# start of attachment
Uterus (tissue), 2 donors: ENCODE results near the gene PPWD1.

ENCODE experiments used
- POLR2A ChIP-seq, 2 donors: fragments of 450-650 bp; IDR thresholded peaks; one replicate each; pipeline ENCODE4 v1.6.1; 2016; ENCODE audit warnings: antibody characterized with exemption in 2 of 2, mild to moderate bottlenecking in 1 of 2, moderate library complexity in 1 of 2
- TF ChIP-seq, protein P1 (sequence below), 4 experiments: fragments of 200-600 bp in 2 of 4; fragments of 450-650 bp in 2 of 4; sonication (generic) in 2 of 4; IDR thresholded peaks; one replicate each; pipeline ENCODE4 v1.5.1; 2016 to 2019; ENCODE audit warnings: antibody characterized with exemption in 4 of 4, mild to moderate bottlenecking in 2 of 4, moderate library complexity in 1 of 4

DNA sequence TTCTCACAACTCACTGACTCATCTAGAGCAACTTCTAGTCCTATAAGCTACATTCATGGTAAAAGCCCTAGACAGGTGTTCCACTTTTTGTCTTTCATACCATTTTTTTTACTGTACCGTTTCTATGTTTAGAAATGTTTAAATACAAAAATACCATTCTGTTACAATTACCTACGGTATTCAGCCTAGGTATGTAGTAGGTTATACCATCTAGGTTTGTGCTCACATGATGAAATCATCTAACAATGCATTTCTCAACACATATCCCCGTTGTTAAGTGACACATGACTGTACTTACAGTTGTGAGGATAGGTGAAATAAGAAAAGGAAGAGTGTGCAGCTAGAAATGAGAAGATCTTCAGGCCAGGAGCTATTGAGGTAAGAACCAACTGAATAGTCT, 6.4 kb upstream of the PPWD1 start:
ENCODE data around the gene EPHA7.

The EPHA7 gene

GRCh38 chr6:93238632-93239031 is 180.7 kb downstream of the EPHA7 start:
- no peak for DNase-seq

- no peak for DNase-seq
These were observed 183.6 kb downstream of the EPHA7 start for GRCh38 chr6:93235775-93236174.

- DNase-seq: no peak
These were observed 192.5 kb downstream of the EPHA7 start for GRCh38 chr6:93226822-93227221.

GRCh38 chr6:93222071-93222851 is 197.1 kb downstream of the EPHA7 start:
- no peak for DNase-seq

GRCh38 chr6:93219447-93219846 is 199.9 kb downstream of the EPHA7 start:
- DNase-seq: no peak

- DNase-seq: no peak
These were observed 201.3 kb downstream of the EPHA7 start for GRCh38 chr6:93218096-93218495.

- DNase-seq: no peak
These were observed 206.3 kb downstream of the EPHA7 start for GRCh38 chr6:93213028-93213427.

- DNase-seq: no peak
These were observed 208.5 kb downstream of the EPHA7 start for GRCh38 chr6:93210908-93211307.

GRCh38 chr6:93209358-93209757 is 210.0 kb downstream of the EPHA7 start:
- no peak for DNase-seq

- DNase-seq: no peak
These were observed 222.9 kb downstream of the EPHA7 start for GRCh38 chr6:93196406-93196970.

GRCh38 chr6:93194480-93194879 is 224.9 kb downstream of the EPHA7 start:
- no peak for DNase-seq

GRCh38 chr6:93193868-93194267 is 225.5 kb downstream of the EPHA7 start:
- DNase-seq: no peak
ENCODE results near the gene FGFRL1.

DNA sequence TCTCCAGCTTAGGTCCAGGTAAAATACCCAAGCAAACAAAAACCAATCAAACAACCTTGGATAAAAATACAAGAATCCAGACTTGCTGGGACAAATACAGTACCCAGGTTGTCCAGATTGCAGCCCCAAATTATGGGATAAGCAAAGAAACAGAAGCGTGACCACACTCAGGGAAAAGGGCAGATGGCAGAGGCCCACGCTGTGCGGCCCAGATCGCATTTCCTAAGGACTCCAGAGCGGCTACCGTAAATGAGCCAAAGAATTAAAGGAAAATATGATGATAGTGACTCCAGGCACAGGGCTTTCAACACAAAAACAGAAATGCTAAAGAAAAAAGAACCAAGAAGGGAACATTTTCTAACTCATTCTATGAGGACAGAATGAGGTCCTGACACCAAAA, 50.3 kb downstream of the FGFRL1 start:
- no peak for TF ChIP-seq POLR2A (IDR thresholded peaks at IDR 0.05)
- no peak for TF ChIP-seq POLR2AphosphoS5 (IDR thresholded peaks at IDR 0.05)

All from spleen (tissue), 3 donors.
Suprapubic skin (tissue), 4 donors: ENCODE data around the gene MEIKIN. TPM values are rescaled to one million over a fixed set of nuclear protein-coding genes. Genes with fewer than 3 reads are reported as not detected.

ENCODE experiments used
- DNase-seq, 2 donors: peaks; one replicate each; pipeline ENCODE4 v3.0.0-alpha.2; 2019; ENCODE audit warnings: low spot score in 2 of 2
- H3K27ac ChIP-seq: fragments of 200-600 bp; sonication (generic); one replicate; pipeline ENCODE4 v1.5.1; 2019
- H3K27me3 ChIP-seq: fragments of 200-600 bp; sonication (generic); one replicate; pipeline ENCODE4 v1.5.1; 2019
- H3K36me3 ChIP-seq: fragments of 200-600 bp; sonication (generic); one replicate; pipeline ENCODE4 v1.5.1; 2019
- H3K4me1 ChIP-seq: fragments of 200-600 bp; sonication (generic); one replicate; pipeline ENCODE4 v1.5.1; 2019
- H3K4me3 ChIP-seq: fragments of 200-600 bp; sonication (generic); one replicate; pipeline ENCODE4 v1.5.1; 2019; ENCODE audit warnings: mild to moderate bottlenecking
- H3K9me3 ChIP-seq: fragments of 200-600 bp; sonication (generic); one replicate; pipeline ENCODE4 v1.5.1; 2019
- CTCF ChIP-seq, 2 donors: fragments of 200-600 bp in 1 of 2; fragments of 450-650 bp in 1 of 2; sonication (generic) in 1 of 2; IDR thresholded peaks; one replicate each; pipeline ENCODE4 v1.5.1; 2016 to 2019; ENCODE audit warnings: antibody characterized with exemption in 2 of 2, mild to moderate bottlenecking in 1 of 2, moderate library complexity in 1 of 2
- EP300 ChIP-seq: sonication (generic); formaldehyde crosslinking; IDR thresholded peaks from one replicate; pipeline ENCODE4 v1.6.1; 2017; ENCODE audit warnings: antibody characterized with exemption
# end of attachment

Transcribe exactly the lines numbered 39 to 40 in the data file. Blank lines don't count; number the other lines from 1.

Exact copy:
- DNase-seq, 2 donors: peaks; one replicate each; pipeline ENCODE4 v3.0.0-alpha.2; 2019; ENCODE audit warnings: low spot score in 2 of 2
- H3K27ac ChIP-seq: fragments of 200-600 bp; sonication (generic); one replicate; pipeline ENCODE4 v1.5.1; 2019